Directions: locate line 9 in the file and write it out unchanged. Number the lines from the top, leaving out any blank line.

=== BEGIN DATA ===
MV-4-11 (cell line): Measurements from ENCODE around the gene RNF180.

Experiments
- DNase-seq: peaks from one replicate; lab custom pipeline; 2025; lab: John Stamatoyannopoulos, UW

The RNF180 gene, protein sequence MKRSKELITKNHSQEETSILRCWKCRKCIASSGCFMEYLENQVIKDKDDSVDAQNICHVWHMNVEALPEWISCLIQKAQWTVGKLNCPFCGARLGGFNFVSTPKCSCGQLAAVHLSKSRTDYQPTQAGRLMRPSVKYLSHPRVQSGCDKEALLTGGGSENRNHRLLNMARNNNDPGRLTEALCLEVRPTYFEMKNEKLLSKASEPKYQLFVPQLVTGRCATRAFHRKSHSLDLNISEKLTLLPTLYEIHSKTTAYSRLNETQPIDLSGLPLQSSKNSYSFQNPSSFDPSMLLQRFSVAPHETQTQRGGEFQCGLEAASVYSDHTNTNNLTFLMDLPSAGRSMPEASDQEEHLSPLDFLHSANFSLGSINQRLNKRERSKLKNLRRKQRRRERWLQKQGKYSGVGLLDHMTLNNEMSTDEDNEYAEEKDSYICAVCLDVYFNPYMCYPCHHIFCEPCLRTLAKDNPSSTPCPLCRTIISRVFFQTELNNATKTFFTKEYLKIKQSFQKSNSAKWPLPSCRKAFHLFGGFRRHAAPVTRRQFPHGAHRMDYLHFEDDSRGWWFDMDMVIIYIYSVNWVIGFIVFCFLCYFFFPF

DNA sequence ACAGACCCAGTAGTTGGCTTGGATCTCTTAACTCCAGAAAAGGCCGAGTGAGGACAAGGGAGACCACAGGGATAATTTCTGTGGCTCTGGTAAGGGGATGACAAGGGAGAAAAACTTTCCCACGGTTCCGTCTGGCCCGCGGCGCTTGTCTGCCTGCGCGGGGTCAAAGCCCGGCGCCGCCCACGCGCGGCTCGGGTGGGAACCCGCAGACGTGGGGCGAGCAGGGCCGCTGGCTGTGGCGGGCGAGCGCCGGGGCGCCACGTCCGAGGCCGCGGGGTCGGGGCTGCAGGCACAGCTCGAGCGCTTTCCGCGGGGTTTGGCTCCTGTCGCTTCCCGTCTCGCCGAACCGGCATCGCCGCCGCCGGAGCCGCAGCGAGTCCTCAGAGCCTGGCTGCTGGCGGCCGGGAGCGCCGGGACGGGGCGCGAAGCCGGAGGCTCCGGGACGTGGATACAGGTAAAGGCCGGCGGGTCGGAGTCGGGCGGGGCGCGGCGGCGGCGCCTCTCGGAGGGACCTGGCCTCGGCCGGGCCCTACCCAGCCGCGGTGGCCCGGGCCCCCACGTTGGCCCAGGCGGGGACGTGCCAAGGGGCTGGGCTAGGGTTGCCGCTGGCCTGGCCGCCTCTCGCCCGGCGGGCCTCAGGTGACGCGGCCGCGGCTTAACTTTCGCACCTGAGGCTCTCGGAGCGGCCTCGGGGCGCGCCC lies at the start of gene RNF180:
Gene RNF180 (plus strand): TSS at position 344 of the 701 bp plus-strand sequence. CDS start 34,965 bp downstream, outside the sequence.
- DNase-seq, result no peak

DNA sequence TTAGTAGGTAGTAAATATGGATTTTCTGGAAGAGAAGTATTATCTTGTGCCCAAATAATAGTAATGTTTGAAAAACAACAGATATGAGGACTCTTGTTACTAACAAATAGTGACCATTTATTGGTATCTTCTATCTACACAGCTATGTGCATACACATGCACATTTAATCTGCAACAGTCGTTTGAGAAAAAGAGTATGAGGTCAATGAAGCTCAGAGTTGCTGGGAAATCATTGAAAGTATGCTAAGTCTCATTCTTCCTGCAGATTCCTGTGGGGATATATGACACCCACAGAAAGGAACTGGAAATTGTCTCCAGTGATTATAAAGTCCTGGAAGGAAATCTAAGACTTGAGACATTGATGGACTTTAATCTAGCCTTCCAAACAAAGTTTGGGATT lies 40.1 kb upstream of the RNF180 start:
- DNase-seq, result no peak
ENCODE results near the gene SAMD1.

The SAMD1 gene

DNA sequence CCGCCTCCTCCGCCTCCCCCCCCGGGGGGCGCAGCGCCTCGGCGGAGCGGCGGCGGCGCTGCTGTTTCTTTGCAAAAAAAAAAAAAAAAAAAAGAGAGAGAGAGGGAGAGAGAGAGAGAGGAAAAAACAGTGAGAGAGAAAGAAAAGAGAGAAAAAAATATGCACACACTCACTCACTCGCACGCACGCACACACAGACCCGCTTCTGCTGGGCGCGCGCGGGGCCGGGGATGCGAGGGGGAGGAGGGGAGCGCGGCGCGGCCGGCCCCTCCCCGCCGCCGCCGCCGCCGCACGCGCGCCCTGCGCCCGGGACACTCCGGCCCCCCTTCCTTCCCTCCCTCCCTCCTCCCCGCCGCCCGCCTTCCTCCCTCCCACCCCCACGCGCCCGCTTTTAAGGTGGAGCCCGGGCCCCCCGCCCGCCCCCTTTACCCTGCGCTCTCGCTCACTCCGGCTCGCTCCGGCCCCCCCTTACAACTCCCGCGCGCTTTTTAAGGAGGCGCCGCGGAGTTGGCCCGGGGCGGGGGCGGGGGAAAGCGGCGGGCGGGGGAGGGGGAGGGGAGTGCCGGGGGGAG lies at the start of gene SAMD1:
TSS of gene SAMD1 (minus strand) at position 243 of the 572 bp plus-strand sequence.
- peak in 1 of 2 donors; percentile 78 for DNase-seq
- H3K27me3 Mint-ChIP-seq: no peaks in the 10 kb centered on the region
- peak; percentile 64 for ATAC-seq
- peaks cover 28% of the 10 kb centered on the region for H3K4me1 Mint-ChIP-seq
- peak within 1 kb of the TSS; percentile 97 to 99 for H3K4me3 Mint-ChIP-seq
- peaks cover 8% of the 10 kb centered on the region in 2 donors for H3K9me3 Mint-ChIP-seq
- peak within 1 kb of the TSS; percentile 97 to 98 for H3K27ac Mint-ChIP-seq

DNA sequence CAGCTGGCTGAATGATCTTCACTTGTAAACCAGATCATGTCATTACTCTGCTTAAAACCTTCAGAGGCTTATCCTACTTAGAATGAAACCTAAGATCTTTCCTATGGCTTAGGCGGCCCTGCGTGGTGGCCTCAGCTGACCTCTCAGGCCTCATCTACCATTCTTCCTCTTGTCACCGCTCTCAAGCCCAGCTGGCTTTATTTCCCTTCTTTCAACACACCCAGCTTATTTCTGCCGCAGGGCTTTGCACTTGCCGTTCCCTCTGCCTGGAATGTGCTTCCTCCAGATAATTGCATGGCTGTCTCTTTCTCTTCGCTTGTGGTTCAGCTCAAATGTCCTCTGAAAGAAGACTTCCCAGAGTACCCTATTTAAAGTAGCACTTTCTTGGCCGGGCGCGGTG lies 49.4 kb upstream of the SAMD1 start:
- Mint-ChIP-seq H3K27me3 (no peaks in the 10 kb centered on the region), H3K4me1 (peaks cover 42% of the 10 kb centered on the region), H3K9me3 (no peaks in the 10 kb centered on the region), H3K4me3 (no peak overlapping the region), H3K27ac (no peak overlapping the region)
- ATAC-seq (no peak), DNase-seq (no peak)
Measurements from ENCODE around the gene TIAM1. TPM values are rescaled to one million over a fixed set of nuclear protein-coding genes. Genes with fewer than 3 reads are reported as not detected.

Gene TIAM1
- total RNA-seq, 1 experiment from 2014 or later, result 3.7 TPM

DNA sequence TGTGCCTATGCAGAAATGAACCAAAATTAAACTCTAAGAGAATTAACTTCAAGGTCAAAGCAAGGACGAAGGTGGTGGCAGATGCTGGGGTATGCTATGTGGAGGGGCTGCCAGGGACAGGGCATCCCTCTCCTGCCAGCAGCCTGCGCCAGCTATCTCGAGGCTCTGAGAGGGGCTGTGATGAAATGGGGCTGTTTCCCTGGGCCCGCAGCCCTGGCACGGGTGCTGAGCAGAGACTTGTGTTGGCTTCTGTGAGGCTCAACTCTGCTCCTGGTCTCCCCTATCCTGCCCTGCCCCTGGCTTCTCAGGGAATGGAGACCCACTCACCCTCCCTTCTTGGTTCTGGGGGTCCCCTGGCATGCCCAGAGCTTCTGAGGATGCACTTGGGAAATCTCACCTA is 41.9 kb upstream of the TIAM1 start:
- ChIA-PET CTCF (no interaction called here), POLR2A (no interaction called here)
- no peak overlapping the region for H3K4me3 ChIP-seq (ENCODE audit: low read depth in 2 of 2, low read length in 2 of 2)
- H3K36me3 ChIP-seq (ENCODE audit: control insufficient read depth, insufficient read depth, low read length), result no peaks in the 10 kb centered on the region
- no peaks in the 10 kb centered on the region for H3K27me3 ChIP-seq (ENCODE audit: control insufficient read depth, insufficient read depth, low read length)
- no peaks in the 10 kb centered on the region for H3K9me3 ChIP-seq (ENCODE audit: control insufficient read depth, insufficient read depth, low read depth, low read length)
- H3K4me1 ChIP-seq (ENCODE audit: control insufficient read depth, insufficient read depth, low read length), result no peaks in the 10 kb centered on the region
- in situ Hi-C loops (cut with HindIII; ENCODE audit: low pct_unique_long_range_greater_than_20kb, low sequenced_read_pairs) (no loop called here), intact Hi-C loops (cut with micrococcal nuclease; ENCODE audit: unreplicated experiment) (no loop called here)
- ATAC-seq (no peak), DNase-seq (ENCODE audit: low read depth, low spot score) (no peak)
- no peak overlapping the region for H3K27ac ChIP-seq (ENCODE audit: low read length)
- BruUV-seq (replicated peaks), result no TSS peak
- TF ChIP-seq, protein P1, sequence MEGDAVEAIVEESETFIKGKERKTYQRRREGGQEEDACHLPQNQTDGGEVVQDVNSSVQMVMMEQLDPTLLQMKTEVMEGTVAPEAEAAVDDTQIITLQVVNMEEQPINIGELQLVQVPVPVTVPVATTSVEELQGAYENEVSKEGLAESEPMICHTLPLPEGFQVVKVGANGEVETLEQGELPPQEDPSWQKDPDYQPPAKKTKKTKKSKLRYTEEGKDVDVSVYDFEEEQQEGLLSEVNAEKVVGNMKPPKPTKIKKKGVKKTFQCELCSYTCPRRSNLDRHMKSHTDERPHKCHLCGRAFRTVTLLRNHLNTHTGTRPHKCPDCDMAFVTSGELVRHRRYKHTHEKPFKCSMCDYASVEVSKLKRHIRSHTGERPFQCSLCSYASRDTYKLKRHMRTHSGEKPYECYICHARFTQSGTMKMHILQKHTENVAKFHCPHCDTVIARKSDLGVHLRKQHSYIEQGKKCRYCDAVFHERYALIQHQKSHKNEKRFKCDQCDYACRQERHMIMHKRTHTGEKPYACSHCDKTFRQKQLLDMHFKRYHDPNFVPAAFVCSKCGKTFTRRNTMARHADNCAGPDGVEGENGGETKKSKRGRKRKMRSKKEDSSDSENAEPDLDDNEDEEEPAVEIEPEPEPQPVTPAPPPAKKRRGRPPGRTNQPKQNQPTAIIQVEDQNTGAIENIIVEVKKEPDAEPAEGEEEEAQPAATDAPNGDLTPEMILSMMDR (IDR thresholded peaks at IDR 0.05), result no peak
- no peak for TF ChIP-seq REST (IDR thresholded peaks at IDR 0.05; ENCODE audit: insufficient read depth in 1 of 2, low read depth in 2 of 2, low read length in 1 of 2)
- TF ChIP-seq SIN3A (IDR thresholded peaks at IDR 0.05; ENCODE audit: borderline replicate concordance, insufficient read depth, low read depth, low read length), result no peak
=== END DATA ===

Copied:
- DNase-seq, result no peak